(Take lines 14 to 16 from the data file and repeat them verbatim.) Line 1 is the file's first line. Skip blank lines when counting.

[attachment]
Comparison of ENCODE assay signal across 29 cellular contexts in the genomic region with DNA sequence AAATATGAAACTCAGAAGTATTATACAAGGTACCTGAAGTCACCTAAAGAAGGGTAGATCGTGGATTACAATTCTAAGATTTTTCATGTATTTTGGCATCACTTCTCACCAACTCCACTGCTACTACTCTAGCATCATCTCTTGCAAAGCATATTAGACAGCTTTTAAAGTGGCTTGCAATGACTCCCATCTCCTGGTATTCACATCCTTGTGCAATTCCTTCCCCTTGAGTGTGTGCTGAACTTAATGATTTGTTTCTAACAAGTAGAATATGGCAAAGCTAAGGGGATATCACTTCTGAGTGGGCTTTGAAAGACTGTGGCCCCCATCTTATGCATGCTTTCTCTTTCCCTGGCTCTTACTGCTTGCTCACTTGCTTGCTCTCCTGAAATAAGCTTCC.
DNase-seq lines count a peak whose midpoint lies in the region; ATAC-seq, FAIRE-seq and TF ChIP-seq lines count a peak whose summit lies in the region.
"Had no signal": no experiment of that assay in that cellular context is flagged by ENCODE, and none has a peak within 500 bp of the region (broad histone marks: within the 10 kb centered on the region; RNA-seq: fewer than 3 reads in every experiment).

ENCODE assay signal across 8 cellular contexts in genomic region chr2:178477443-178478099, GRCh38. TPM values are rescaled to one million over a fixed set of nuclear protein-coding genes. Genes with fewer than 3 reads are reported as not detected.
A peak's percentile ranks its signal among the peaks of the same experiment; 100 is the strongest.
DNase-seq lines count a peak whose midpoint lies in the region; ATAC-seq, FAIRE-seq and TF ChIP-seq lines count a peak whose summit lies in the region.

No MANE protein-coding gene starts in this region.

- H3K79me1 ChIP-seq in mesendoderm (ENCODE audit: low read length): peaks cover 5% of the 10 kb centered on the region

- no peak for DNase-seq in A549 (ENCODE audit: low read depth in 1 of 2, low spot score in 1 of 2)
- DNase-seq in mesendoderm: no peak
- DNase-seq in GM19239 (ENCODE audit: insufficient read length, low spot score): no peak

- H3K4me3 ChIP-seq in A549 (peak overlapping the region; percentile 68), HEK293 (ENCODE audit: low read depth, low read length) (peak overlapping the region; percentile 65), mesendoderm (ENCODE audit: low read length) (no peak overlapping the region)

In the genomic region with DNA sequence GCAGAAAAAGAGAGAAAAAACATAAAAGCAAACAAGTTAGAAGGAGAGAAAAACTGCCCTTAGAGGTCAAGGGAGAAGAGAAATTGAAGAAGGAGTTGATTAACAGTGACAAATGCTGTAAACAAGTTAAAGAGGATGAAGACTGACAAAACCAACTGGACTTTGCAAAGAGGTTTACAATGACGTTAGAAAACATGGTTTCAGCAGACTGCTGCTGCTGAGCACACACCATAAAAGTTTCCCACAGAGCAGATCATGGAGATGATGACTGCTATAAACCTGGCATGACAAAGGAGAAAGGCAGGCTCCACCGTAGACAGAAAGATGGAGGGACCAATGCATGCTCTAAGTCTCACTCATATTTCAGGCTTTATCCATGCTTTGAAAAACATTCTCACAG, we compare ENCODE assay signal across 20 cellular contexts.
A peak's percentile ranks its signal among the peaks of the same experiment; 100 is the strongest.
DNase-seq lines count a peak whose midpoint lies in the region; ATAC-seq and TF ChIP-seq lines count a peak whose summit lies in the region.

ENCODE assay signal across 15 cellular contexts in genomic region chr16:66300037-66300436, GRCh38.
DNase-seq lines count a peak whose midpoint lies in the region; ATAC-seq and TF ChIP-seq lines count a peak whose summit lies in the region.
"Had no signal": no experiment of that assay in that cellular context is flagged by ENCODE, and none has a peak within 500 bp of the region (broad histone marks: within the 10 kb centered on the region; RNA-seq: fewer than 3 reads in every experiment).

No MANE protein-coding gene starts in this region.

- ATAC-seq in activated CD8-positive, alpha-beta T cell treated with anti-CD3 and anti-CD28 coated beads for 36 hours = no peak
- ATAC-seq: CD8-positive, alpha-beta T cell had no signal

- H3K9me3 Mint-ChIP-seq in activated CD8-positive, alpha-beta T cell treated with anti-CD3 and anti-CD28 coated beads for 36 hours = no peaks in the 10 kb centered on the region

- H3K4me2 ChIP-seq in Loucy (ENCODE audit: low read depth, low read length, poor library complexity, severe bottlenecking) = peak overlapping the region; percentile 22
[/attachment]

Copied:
A peak's percentile ranks its signal among the peaks of the same experiment; 100 is the strongest.
DNase-seq lines count a peak whose midpoint lies in the region; ATAC-seq and TF ChIP-seq lines count a peak whose summit lies in the region.

ENCODE assay signal across 15 cellular contexts in genomic region chr16:66300037-66300436, GRCh38.